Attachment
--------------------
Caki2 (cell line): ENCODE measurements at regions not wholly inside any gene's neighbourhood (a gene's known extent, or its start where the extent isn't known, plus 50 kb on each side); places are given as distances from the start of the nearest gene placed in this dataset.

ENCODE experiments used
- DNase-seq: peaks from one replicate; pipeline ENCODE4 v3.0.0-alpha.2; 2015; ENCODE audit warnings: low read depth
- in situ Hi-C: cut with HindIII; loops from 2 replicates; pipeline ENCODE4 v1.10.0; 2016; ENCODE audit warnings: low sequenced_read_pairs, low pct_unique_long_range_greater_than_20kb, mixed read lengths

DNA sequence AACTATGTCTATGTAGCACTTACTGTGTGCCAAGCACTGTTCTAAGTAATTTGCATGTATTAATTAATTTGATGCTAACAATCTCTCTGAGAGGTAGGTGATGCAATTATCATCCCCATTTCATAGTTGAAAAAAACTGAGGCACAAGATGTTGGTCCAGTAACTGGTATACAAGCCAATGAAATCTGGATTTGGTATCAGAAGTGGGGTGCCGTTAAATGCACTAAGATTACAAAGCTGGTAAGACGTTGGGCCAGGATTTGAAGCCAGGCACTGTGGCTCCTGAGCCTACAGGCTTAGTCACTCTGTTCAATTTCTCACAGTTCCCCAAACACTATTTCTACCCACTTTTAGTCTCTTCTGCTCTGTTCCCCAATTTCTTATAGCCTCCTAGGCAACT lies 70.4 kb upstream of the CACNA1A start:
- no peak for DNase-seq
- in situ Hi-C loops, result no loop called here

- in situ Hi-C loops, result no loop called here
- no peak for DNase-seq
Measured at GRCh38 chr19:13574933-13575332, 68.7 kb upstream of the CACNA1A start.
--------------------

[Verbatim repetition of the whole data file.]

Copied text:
Caki2 (cell line): ENCODE measurements at regions not wholly inside any gene's neighbourhood (a gene's known extent, or its start where the extent isn't known, plus 50 kb on each side); places are given as distances from the start of the nearest gene placed in this dataset.

ENCODE experiments used
- DNase-seq: peaks from one replicate; pipeline ENCODE4 v3.0.0-alpha.2; 2015; ENCODE audit warnings: low read depth
- in situ Hi-C: cut with HindIII; loops from 2 replicates; pipeline ENCODE4 v1.10.0; 2016; ENCODE audit warnings: low sequenced_read_pairs, low pct_unique_long_range_greater_than_20kb, mixed read lengths

DNA sequence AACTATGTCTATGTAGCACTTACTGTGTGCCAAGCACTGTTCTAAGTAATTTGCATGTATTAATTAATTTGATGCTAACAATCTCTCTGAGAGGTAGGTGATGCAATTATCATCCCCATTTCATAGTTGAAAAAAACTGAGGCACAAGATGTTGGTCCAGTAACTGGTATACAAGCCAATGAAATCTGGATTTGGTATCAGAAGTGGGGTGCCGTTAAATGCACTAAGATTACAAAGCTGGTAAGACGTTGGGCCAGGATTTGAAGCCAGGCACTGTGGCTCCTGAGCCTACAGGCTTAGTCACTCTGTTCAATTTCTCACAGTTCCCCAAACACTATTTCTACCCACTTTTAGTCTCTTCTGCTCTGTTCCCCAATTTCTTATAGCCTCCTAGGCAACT lies 70.4 kb upstream of the CACNA1A start:
- no peak for DNase-seq
- in situ Hi-C loops, result no loop called here

- in situ Hi-C loops, result no loop called here
- no peak for DNase-seq
Measured at GRCh38 chr19:13574933-13575332, 68.7 kb upstream of the CACNA1A start.